A thoughtful post -- the Spa I've been treating myself to for skin treatment and eyebrow/moustache wax/grooming has, of course, had to lay everyone off for now, but has asked clients to consider gift certificates or to book future appointments or to top up products, even if we might not have been needing to replace yet. I'm doing the latter. Need to check in with my hair stylist -- she and her business partner are both single women sharing a salon they rent. Precarious. So I'm hoping they might let me pay in advance for my next few appointments (since I've gone grey, the next three cuts will cost much less than one cut-and-colour I used to get).
I've also subscribed to a yoga live-streaming membership at a studio I used to attend in my old community, because I know that worthy enterprise will still have to make rent payments, etc. And although my trainer has generously posted many free workouts, I just bought a 30-Day unlimited pass to her Zoom workouts. I'm very fortunate in having a decent pension income and secure shelter -- and I'm actually finding that spending is down while we're home, so supporting those in more precarious work seems a no-brainer. I'm also thinking it's time to finally buy a small painting I've been dithering about for months -- tough time for our artists as well. . .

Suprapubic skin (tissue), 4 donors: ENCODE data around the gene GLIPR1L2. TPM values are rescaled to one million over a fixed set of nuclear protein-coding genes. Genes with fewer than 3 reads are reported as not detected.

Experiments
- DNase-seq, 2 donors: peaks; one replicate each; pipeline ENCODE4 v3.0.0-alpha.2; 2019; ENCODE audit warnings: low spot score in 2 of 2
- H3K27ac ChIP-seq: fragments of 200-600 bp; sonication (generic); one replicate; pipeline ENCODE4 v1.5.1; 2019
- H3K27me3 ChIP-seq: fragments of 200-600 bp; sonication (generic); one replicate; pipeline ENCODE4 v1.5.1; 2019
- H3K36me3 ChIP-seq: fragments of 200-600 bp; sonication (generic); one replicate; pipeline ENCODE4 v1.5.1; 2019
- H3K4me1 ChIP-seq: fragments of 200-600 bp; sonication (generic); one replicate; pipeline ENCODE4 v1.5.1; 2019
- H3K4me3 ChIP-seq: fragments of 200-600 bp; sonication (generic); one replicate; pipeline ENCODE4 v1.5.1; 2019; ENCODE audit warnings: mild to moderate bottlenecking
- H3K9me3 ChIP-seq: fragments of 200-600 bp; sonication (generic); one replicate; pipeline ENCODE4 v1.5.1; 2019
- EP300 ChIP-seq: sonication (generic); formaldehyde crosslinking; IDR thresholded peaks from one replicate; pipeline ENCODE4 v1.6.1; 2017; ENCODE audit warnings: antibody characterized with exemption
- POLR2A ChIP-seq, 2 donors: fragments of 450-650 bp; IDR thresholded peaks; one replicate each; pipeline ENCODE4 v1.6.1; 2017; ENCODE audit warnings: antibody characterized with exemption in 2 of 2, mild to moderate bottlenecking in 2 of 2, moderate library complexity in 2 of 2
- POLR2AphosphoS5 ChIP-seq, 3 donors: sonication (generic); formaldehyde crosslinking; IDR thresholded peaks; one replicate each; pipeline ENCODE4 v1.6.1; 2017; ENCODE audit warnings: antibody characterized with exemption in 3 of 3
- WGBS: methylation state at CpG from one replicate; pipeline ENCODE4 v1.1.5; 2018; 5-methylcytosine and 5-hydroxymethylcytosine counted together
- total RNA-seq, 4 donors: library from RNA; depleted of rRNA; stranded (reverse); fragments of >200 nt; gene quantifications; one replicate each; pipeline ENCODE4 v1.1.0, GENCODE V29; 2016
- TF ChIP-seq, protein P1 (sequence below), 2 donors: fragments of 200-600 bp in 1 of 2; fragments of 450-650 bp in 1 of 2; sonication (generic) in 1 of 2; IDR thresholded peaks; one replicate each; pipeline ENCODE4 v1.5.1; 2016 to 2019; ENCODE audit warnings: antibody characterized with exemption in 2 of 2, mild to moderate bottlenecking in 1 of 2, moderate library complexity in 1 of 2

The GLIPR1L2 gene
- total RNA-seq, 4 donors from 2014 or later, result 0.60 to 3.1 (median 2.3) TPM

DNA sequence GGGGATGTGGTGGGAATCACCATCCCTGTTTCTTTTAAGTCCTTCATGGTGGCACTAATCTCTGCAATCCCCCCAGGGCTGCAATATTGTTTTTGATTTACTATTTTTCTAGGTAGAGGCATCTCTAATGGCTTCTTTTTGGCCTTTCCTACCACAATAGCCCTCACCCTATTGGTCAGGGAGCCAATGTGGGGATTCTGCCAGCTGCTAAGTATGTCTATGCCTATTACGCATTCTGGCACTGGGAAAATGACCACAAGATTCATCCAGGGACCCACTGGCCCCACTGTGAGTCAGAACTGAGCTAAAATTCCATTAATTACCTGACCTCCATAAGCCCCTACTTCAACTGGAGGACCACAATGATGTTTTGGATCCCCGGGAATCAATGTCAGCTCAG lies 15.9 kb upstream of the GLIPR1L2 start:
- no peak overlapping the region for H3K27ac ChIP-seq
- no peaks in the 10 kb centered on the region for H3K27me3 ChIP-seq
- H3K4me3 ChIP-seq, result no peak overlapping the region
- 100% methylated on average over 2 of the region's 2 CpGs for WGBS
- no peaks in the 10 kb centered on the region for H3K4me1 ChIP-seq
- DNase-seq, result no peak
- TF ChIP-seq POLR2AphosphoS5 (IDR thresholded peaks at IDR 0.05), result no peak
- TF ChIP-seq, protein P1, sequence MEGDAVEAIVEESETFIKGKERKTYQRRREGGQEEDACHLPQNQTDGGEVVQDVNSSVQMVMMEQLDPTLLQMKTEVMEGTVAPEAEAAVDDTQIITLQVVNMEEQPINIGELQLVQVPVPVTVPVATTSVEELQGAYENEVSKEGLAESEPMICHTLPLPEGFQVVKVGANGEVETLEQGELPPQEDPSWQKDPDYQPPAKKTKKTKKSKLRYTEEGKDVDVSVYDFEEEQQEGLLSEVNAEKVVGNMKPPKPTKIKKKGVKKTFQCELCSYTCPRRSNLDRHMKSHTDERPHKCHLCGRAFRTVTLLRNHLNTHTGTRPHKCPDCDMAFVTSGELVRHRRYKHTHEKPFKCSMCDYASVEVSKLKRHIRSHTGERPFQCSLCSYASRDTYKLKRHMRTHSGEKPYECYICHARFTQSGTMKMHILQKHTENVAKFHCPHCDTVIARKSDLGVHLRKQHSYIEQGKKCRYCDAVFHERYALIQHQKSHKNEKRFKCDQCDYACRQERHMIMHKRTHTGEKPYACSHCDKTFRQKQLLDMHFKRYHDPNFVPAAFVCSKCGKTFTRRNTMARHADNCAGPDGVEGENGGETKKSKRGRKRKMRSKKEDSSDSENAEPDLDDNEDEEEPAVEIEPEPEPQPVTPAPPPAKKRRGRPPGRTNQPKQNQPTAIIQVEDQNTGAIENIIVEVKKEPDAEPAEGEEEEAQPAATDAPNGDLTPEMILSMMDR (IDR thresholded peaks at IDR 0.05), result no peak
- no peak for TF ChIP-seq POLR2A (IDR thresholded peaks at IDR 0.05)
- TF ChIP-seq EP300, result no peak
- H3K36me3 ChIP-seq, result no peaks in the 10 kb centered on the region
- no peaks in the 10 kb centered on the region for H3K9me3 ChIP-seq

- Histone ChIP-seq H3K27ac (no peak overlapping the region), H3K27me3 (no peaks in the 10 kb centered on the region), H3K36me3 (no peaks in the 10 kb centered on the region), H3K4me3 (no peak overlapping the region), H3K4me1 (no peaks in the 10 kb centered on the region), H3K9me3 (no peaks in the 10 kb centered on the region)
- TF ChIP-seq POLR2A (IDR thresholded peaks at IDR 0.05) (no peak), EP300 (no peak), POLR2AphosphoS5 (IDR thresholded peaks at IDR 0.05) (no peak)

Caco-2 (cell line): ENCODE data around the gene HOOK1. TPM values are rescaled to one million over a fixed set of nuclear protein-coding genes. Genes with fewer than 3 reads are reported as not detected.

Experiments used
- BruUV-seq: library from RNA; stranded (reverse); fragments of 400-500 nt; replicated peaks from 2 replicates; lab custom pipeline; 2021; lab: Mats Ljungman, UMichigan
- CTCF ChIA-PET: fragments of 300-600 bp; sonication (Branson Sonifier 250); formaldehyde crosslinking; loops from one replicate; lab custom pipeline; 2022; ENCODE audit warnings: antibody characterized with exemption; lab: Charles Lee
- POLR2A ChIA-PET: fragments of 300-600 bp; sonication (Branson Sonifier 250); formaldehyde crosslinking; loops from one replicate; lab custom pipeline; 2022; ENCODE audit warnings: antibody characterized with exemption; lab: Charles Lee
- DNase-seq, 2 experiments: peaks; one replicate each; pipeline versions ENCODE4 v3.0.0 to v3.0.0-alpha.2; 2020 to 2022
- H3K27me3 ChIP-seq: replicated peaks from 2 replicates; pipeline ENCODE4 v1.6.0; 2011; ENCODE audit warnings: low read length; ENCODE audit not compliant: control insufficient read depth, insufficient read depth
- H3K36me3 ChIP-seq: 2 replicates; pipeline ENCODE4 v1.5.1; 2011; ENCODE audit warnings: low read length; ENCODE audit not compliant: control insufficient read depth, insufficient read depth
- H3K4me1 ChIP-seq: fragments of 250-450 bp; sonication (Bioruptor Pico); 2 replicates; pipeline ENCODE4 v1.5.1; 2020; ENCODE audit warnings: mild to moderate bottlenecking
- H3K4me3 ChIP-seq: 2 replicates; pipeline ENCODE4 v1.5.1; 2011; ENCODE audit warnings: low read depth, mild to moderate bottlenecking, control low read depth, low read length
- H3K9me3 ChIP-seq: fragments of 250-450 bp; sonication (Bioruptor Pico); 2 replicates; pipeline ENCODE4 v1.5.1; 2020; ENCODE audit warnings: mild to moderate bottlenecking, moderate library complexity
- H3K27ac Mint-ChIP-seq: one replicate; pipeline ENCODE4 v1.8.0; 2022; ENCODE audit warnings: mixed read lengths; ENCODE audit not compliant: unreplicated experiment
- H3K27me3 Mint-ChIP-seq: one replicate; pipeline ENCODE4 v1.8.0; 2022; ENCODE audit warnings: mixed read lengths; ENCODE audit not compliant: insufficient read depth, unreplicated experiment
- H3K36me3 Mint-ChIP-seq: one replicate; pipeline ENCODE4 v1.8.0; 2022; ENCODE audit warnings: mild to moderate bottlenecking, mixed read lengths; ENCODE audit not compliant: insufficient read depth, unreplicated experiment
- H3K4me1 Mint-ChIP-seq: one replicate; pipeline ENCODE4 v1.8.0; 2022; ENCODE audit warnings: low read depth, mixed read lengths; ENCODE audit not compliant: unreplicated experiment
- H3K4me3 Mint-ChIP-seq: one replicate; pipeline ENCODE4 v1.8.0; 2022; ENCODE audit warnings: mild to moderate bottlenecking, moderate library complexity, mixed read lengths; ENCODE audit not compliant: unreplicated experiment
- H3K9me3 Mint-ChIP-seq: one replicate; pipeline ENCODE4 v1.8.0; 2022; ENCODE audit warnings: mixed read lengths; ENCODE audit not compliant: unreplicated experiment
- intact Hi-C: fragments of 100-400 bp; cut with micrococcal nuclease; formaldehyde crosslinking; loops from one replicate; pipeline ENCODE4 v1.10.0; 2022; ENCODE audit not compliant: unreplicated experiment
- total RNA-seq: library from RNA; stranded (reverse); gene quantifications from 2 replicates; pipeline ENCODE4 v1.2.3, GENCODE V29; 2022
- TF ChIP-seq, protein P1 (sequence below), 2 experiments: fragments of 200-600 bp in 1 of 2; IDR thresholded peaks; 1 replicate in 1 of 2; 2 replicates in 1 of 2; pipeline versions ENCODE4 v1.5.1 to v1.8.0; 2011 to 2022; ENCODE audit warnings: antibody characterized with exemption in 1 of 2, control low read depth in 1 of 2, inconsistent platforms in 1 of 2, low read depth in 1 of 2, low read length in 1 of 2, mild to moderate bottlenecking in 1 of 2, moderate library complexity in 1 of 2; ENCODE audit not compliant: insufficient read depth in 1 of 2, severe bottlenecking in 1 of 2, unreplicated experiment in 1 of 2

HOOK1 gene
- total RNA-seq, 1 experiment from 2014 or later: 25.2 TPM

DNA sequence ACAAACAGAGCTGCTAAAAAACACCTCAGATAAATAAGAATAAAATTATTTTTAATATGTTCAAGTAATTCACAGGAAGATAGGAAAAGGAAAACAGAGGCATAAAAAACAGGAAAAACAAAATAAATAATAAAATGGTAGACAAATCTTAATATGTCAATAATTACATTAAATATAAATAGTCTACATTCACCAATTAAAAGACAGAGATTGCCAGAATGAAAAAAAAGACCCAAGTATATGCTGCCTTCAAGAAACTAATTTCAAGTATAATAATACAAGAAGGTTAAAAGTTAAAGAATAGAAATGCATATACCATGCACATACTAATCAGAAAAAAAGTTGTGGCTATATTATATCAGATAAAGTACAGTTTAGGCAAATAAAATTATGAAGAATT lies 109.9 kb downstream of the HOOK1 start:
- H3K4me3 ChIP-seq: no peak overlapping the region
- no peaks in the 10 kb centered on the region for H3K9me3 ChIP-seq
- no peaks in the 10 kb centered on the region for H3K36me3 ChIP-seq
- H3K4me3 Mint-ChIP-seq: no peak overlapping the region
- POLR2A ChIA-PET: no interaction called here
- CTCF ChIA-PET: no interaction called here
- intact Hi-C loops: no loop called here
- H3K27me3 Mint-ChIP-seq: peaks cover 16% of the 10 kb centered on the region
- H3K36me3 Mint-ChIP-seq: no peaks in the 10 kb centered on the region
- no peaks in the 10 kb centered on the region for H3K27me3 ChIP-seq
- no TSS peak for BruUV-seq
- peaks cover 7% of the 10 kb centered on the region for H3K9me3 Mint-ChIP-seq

Duchesse said…
materfamilias: We can help by pre-paying to give some relief now though ultimately it nets out the same. But why not when. Immediate earnings are desperately needed. I imagine you are also paying attention to the financial relief programs being announced for both individuals and businesses where you live.

mardel: Many small businesses and self- employed persons were already depending on one order at a time, building a loyal clientèle. Each of us will count for them.

Venasque: When I coloured my hair, I would go in and out of DIY phases and found the best products were just as good as the salon’s. I went to their supplier so they were the identical box the colourist was mixing in the back. The salon was just not as messy. But my colour was only single process, no lowlights or other more challenging techniques. I never had a stylist castigate my work ( they may have kept their opinions to themselves.)